Did you know that nearly seventy million Americans suffer from digestive problems, almost one-third of the population? And that doesn’t even include the millions who suffer from occasional indigestion, heartburn, and other minor digestive issues. Digestive problems are widespread, and many people put up with their discomfort without complaint. These issues may cause various uncomfortable symptoms and can eventually lead to a more serious condition.
Digestive diseases account for 25% of all surgical procedures. It is one of the most prevalent causes of disability in the workplace. However, if it is detected early on, many digestive illnesses may be handled by dietary changes and other lifestyle adjustments.
What is a digestive disorder?
There are many digestive disorders, but the most common include irritable bowel syndrome (IBS), acid reflux, gastritis, Celiac, and Crohn’s disease. Digestive disorders can be caused by several things, including infection, stress, an imbalance of good and bad bacteria in the gut, food intolerances or allergies, and certain medications.
Let’s look at each of these in a little more detail:
Irritable bowel syndrome (IBS)
IBS is a common digestive disorder that affects the large intestine. Symptoms include abdominal pain, bloating, gas, diarrhea, and constipation. IBS is thought to be caused by an imbalance of good and bad bacteria in the gut, as well as a sensitivity to certain foods.
Some diets that may help to relieve symptoms include the low-FODMAP diet, the specific carbohydrate diet, and the Paleo diet. Low-FODMAP diet is designed to reduce the number of fermentable carbohydrates in the diet. In contrast, the typical carbohydrate diet eliminates all grains, processed foods, and refined sugars. The Paleo diet focuses on whole, unprocessed foods and eliminates dairy, grains, legumes, and processed sugars.
Acid reflux, commonly known as gastroesophageal reflux disease (GERD), is an illness in which stomach acid flows back up into the food pipe or esophagus, producing uncomfortable symptoms such as heartburn. This is often caused by a weakened or dysfunctional LES, which can be due to some things, including obesity, pregnancy, smoking, and certain medications. LES is the muscle that separates the stomach from the esophagus.
Acid reflux is typically treated with lifestyle changes and over-the-counter (OTC) medications, such as antacids. In some cases, prescription medications may be necessary. Surgery may also be an option for severe cases of GERD. This is typically treated with lifestyle changes, such as avoiding trigger foods and eating smaller meals. Some foods triggering acid reflux include spicy foods, fatty foods, chocolate, coffee, and alcohol.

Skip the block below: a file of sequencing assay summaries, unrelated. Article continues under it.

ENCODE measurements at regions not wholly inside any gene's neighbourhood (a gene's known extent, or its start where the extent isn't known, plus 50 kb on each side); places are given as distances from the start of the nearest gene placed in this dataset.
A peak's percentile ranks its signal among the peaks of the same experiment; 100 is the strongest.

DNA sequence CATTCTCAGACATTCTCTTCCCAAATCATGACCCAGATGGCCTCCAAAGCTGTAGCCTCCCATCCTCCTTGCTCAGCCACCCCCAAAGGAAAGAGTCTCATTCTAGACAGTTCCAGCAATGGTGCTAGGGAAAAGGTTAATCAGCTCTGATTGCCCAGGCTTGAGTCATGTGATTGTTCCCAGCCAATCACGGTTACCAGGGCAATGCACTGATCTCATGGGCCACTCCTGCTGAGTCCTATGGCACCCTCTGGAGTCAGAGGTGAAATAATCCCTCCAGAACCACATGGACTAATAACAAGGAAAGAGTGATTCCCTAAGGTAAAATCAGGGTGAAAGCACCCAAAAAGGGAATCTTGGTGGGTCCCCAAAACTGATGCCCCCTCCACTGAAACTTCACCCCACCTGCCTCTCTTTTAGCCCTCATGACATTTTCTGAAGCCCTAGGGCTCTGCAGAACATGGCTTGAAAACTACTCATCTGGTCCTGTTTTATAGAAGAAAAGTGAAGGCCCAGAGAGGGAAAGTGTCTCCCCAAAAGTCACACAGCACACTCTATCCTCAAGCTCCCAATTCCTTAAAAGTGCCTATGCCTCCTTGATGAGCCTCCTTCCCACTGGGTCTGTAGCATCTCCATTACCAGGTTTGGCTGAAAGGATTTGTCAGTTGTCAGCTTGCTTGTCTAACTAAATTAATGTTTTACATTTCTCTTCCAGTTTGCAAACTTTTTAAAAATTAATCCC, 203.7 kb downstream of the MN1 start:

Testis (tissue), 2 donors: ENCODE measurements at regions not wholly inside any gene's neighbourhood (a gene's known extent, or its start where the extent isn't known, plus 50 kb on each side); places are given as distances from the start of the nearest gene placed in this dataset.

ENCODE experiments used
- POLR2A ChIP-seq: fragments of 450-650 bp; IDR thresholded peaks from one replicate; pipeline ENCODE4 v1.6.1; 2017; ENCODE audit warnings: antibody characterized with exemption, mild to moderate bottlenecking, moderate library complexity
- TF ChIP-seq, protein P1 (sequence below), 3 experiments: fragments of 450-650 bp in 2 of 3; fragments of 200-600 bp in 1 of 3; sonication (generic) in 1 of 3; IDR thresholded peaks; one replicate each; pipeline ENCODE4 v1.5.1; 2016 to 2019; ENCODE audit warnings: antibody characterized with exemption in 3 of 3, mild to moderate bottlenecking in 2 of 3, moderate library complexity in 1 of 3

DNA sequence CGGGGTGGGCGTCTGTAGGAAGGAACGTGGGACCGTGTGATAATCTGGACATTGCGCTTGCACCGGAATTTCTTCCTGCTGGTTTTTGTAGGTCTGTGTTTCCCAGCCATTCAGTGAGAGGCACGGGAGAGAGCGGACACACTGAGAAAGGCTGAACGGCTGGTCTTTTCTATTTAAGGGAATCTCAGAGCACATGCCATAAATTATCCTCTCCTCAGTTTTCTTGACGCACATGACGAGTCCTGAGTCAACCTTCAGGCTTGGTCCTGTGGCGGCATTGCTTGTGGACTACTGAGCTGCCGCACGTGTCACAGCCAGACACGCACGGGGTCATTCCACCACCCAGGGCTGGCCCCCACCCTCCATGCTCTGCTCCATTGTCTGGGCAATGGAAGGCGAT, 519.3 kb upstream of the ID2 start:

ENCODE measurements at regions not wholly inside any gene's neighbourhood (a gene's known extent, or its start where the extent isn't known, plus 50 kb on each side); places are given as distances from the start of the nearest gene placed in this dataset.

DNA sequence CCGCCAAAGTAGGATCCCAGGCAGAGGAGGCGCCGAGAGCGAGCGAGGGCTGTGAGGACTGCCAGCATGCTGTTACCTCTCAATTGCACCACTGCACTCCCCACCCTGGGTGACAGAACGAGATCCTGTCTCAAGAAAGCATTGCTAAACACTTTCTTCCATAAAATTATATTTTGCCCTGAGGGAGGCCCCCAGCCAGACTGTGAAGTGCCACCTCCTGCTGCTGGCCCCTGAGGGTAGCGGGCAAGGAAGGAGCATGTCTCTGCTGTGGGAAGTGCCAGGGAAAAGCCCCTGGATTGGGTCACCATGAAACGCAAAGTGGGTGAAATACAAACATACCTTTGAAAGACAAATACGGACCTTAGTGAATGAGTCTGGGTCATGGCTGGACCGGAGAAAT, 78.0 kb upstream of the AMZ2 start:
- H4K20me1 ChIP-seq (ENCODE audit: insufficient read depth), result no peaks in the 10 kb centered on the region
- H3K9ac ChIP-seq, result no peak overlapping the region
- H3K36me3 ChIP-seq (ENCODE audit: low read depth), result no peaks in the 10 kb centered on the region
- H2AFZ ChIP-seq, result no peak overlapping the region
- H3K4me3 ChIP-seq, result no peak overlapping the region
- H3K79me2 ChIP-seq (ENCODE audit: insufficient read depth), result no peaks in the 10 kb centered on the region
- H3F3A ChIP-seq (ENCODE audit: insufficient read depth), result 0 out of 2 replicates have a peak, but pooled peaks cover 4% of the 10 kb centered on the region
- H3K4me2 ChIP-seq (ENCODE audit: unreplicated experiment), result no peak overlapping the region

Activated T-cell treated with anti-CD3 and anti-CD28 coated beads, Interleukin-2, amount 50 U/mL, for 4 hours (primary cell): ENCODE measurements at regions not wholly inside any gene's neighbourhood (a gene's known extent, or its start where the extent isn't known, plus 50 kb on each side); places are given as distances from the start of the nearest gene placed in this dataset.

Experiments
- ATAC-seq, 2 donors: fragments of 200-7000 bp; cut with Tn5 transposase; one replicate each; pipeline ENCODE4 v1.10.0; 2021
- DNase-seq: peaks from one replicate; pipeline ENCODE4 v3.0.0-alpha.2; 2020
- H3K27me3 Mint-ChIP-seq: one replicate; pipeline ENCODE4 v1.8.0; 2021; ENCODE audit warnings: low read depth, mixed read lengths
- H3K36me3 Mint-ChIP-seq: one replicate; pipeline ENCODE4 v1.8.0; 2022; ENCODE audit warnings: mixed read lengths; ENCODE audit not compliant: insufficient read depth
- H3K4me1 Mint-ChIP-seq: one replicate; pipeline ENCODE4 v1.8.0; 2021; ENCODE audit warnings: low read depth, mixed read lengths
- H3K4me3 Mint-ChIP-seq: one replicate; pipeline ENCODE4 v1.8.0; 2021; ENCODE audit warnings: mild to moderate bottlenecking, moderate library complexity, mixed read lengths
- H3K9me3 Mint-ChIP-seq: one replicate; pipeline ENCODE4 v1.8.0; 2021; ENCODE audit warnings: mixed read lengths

Crohn’s disease is a type of inflammatory bowel disease (IBD) that affects the digestive tract. Symptoms include abdominal pain, diarrhea, weight loss, and fatigue. Crohn’s disease is caused by a combination of genetic and environmental factors. There is no cure for Crohn’s disease, but it can be managed with medication, surgery, and lifestyle changes.
Lifestyle changes that may help manage Crohn’s disease include eating a healthy diet, regular exercise, and reducing stress. Some common triggers for Crohn’s flares include stress, alcohol, smoking, and certain foods.
Celiac disease is when the immune system reacts to gluten, a protein found in wheat, barley, and rye. Symptoms include abdominal pain, bloating, gas, diarrhea, and weight loss. Celiac disease is caused by a combination of genetic and environmental factors. There is no cure for celiac disease, but it can be managed by following a gluten-free diet.
A gluten-free diet is the only treatment for celiac disease. This means eliminating all gluten-related foods, including bread, pasta, cereal, and baked goods. Some people with celiac disease may also need to avoid dairy, soy, and certain grains.
Gastritis is an inflammation of the stomach lining. Its symptoms include abdominal pain, nausea, vomiting, and loss of appetite. This can be caused by many things, including infection, stress, autoimmune conditions, and certain medications.
Gastritis is typically treated with lifestyle changes and medications. Some lifestyle changes that may help to relieve symptoms include eating a healthy diet, avoiding trigger foods, and managing stress. Medicines often used to treat gastritis include antacids, acid-suppressing drugs, and antibiotics.
When to see a doctor
Some people have the bad habit to neglect their health, thinking that the digestive disorders they experience are just minor and will eventually go away on their own. However, this is not always the case. In some cases, digestive disorders can be severe and even life-threatening.
If you’re experiencing any of the above symptoms regularly, see a trusted gastrointestinal specialist for a proper diagnosis instead of self-medicating or trying to manage the condition on your own. The gastrointestinal specialist will likely perform a physical exam and ask about your symptoms. They will advise more natural and subtle ways to care for digestive health conditions, including dietary and lifestyle changes and supplements.
All in all
Digestive disorders are pervasive and can cause a wide range of uncomfortable symptoms. If you leave it untreated, some digestive disorders can lead to serious complications, such as malnutrition, dehydration, and even cancer. So, if you’re experiencing any persistent changes in your bowel habits or abdominal pain that doesn’t go away, make an appointment with your doctor. Don’t wait until it’s too late-make an appointment with your doctor today.